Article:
All colloquia are on Friday afternoons, 3:30pm in 115 Peabody unless otherwise noted, light refreshments follow in the atrium unless otherwise noted. Talk titles TBA.
February 2, 2018 - Robert Hopkins (NYU) - "Ryle-ing the Irreal: sensory imagining as knowing about sensing"
Gilbert Ryle claims that perception involves both sensation and thought. Sensory imagining, he holds, though usually considered to involve something like the recreation of sensation, in fact involves only the deployment of perceptual thought. Ryle thus offers the most radical alternative to the account of imagining that has dominated thinking in both philosophy and psychology.
Ultimately, Ryle’s radical anti-sensationalism proves untenable. Nonetheless, in theorizing the imagination much can be learned from his emphasis on the role of thought or knowledge, and his de-emphasisising the role of anything like sensation. I try to say more about the kind of knowledge in play, and to use that to capture various important aspects of sensory imagining. I concede that perceptual thought alone cannot be all there is to such imaginative states. The residue can be distinguished sharply from perceptual sensation, and its role in imagining can be circumscribed, but its existence must be acknowledged.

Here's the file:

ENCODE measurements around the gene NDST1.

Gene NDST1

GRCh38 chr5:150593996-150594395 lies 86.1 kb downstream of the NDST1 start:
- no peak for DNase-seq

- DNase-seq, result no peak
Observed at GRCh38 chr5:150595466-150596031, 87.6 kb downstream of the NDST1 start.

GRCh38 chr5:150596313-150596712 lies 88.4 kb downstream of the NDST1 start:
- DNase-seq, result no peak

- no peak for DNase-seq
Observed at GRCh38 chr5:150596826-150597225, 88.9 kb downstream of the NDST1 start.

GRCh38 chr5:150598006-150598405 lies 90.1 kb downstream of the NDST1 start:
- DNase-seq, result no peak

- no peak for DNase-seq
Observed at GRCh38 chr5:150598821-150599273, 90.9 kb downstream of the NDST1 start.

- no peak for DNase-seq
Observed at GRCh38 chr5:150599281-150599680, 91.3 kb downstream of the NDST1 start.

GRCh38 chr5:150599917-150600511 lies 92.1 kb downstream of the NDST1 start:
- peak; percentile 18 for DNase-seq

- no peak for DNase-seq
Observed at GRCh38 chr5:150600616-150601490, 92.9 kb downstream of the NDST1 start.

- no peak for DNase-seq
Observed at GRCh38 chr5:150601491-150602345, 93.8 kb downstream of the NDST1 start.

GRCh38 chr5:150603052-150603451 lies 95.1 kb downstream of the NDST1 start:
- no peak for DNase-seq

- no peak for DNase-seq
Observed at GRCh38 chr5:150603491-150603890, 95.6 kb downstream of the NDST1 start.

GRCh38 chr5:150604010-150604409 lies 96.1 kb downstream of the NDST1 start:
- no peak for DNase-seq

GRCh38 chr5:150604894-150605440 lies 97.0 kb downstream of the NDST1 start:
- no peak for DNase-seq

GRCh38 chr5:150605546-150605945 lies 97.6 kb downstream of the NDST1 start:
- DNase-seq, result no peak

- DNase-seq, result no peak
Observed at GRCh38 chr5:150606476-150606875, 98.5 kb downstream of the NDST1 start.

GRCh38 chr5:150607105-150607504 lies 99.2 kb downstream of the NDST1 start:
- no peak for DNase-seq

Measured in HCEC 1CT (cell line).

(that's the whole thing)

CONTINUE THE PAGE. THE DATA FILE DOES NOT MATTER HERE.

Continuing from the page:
February 16, 2018 - Miranda Fricker (CUNY Graduate Center)
March 2, 2018 - Lisa Raphals (University of California Riverside)
March 30, 2018 - Alloy S. Ihuah (Benue State University, Nigeria) *not part of the Kleiner series
April 13, 2018 - Dale Jamieson (NYU)
April 17, 2018 (Tuesday) - Mark Rowlands (University of Miami)
More information about the individual lectures will be available on the lecture series event page.
Recent Past Colloquia:
October 6, 2017 - Emanuela Bianchi (NYU)
April 29, 2016 - Emily McRae, ”Emotion, Affliction, and Perception: A Tibetan Buddhist Account of the Psychology of Oppression”
April 14, 2017 - David Birks (University of Oxford; University of Kiel) "Benefiting Offenders"
April 7, 2017 - William Maker (Clemson University) “'By any means necessary?': Hegel and Malcolm X on the Legitimate Use of Violence"